When Robert T. Berry walked onto the basketball court in McAlister Auditorium in 1965, he was pioneering the way for generations of student-athletes to come.
Berry, a Lexington high school basketball star, was the first Black student-athlete to receive a scholarship to play at Transylvania University. Recruited by coaches C.M. Newton and Lee Rose, Berry played the 1965-66 season before transferring to Lincoln University in Pennsylvania.
This week, Berry’s family invited Transylvania officials to visit him at St. Joseph’s Hospital in Lexington, where they recognized him with an award for his historic contributions to the university and its athletics program.
“We celebrate championships, wins and comebacks in sports, but what we should celebrate is the courage it has taken for those who broke the color barrier,” said Vice President for Athletics Holly Sheilley. “Robert T. Berry Sr. did that for Transylvania Athletics. He pioneered the way for so many to go after him. That’s a legacy that goes far beyond wins and losses.”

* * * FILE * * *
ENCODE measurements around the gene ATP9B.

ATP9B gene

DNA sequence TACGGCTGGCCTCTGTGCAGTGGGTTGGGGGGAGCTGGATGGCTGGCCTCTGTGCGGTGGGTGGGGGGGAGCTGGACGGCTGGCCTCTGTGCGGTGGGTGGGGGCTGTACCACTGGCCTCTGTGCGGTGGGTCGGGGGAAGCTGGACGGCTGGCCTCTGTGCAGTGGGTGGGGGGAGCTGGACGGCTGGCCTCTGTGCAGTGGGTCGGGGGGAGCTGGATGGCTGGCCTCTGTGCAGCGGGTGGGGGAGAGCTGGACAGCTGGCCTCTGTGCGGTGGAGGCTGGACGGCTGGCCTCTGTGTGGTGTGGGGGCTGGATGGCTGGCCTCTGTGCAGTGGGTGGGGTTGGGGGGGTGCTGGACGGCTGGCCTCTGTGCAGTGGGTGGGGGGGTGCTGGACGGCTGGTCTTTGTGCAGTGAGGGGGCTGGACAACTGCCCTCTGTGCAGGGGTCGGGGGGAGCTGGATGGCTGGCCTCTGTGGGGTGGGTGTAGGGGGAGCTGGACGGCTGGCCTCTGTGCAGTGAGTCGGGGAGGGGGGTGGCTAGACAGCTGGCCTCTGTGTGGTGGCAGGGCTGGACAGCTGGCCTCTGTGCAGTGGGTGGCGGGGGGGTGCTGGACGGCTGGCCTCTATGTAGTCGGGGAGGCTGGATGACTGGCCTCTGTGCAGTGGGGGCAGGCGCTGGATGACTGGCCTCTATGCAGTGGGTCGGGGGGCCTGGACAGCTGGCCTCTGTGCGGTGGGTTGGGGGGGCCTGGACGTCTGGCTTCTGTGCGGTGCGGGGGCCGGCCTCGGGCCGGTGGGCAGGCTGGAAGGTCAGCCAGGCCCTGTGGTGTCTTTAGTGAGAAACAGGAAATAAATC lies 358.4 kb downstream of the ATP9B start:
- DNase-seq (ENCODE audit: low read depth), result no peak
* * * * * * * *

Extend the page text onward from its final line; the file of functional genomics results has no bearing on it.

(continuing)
Sheilley was joined by current and former men’s basketball coaches Brian and Don Lane; Nolan Barger, a former teammate of Berry’s and hall of fame coach; and Deidra Dennie, vice president for diversity, equity and inclusion.
Berry’s sons, Robi and Rod, and grandson Jylan Ross joined Transylvania representatives on Thursday. Ross worked with Transy to help organize the presentation.
“My heart goes out to Coach Newton,” Berry shared during the visit. “Coach Newton was a man among many. There were some people back in the ’60s that did not want to see a Black person at Transy, did not want to see Blacks integrate sports. There were other people in Lexington who did not want to see it happen. Coach Newton was the person who integrated Transy, integrated the SEC. He was a good man.”
Berry, who turns 75 on Saturday, was also honored this week by Lexington Mayor Linda Gorton, who issued a proclamation declaring April 9 Robert T. Berry Sr. Day in Lexington. Berry previously worked for Lexington Parks and Recreation.
“Life is, as they say, a box of chocolates. You live it and do the best you can with what you’ve got to work with,” Berry said after receiving the award from Transylvania. “I’ve had a fruitful life with my children, my grandchildren, my great grandchildren.”
Berry’s impact on the Transy Athletics family was groundbreaking. “You broke the barriers,” Sheilley told the former Pioneer. “I just want to tell you how proud we are of you for doing that, and you’ll always have a spot at Transylvania.”